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About Morten Jerven
Morten Jerven teaches at the School for International Studies at Simon Fraser University in Vancouver. He is the author of Poor Numbers: How We Are Misled by African Development Statistics and What to Do about It.
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One of the most urgent challenges in African economic development is to devise a strategy for improving statistical capacity. Reliable statistics, including estimates of economic growth rates and per-capita income, are basic to the operation of governments in developing countries and vital to nongovernmental organizations and other entities that provide financial aid to them. Rich countries and international financial institutions such as the World Bank allocate their development resources on the basis of such data. The paucity of accurate statistics is not merely a technical problem; it has a massive impact on the welfare of citizens in developing countries.
Where do these statistics originate? How accurate are they? Poor Numbers is the first analysis of the production and use of African economic development statistics. Morten Jerven's research shows how the statistical capacities of sub-Saharan African economies have fallen into disarray. The numbers substantially misstate the actual state of affairs. As a result, scarce resources are misapplied. Development policy does not deliver the benefits expected. Policymakers' attempts to improve the lot of the citizenry are frustrated. Donors have no accurate sense of the impact of the aid they supply. Jerven's findings from sub-Saharan Africa have far-reaching implications for aid and development policy. As Jerven notes, the current catchphrase in the development community is "evidence-based policy," and scholars are applying increasingly sophisticated econometric methods-but no statistical techniques can substitute for partial and unreliable data.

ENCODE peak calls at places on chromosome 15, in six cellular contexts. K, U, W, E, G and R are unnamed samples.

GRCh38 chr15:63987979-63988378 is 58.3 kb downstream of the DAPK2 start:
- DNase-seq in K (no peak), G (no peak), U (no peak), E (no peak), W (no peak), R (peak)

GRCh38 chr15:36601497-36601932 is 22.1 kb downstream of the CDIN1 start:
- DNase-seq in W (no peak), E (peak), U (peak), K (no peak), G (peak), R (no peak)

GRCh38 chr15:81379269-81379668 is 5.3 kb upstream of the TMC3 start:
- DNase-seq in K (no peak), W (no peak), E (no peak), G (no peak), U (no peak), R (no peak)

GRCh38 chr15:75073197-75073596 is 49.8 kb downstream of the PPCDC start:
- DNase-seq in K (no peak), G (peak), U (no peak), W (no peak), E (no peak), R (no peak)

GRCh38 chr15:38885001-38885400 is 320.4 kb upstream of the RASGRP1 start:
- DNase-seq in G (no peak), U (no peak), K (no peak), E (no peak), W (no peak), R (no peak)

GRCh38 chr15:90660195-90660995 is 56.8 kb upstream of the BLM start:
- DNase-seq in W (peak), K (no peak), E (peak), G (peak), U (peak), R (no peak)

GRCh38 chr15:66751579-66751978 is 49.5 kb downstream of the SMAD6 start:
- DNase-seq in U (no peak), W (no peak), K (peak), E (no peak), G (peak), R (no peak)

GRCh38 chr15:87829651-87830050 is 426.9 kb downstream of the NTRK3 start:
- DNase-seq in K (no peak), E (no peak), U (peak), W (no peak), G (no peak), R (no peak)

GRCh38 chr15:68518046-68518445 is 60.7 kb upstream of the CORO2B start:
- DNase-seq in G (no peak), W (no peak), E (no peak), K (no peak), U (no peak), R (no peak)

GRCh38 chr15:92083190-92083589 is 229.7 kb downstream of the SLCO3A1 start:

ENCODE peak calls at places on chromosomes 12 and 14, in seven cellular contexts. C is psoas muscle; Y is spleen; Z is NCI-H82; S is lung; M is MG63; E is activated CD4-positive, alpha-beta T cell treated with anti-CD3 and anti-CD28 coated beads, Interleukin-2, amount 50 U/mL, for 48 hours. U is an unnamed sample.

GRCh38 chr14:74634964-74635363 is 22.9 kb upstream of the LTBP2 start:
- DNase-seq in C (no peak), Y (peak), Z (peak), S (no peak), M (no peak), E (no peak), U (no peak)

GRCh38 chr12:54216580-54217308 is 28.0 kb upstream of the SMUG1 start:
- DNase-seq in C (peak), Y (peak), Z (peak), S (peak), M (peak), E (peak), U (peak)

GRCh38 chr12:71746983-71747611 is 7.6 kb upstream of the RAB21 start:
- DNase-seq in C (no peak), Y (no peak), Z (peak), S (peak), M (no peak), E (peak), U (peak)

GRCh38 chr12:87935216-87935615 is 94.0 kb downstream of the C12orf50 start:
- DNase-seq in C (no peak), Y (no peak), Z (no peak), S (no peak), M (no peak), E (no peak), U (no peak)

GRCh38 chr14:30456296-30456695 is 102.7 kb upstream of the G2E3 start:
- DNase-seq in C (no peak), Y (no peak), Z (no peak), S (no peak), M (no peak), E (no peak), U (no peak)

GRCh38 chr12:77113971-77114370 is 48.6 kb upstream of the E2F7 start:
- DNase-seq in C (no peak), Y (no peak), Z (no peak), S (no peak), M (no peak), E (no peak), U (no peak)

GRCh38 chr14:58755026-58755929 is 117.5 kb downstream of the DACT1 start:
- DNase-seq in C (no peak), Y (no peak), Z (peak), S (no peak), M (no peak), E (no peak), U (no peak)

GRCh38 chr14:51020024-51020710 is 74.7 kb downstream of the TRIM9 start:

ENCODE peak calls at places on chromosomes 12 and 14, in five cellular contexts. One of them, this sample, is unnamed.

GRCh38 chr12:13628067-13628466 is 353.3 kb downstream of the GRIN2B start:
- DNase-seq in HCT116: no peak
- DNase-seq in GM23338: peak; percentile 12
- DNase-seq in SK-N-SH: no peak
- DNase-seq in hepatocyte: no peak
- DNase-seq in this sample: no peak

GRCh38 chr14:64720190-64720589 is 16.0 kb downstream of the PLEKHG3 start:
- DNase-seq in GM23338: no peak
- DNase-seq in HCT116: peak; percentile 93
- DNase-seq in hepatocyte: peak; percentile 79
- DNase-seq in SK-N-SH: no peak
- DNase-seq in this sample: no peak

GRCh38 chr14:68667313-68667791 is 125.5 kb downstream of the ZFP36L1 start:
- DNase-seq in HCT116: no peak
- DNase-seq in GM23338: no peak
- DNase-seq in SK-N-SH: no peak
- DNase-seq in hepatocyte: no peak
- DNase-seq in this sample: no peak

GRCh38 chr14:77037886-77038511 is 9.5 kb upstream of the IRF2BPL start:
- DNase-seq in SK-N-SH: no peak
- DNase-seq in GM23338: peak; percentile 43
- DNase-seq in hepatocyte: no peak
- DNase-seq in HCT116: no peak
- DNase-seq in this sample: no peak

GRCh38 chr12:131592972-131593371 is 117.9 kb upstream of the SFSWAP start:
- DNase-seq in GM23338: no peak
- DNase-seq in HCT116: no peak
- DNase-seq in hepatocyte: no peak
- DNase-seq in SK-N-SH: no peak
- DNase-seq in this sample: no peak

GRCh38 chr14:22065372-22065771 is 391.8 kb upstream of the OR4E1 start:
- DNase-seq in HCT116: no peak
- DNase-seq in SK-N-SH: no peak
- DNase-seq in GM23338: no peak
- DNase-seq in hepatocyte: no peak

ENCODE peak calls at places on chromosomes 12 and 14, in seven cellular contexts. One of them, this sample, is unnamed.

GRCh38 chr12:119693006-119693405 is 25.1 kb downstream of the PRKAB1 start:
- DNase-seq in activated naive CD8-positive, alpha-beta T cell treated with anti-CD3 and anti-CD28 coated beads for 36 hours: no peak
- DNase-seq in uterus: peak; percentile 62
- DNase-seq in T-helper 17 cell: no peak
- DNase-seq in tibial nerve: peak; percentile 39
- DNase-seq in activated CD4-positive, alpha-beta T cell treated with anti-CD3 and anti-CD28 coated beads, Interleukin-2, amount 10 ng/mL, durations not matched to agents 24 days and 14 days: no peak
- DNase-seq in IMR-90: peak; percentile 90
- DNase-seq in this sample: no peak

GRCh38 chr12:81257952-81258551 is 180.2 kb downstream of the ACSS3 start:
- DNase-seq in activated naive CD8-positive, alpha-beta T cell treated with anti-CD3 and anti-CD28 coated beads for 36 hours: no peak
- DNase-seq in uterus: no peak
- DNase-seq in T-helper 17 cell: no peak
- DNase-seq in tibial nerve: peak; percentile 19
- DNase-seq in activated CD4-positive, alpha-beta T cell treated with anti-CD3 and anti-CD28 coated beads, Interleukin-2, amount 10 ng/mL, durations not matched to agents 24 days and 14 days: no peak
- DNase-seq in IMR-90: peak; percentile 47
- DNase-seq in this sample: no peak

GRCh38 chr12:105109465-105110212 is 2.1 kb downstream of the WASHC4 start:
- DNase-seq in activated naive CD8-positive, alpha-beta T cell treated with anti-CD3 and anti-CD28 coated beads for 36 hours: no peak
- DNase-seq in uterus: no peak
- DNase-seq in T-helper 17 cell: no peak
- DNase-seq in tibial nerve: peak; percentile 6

What do we know about economic development in Africa? The answer is that we know much less than we would like to think. This collection assesses the knowledge problem present in statistics on poverty, agriculture, labour, education, health, and economic growth. While diverse in origin, the contributors to this book are unified in two conclusions: the quality and quantity of data needs to be improved; and this is a concern not just for statisticians. Weaknesses in statistical methodology and practice can misinform policy makers, international agencies, donors, the private sector, and the citizens of African countries themselves. This is also a problem for academics from various disciplines, from history and economics to social epidemiology and education policy. Not only does academic work on Africa regularly use flawed data, but many problems encountered in surveys challenge common academic abstractions. By exploring these flaws, this book will provide a guide for scholars, policy makers, and all those using and commissioning surveys in Africa. This book was originally published as a special issue of The Journal of Development Studies.
The volume offers a reconsideration of economic growth in Africa in three respects. First, it shows that the focus has been on average economic growth and that there has been no failure of economic growth. In particular the gains made in the 1960s and 1970s have been neglected. Second, it emphasizes that for many countries the decline in economic growth in the 1980s was overstated, as was the improvement in economic growth in the 1990s. The coverage of economic activities in GDP measures is
incomplete. In the 1980s many economic activities were increasingly missed in the official records thus the decline in the 1980s was overestimated (resulting from declining coverage) and the increase in the 1990s was overestimated (resulting from increasing coverage). The third important reconsideration
is that there is no clear association between economic growth and orthodox economic policies. This is counter to the mainstream interpretation, and suggests that the importance of sound economic policies has been overstated, and that the importance of the external economic conditions have been understated in the prevailing explanation of African economic performance.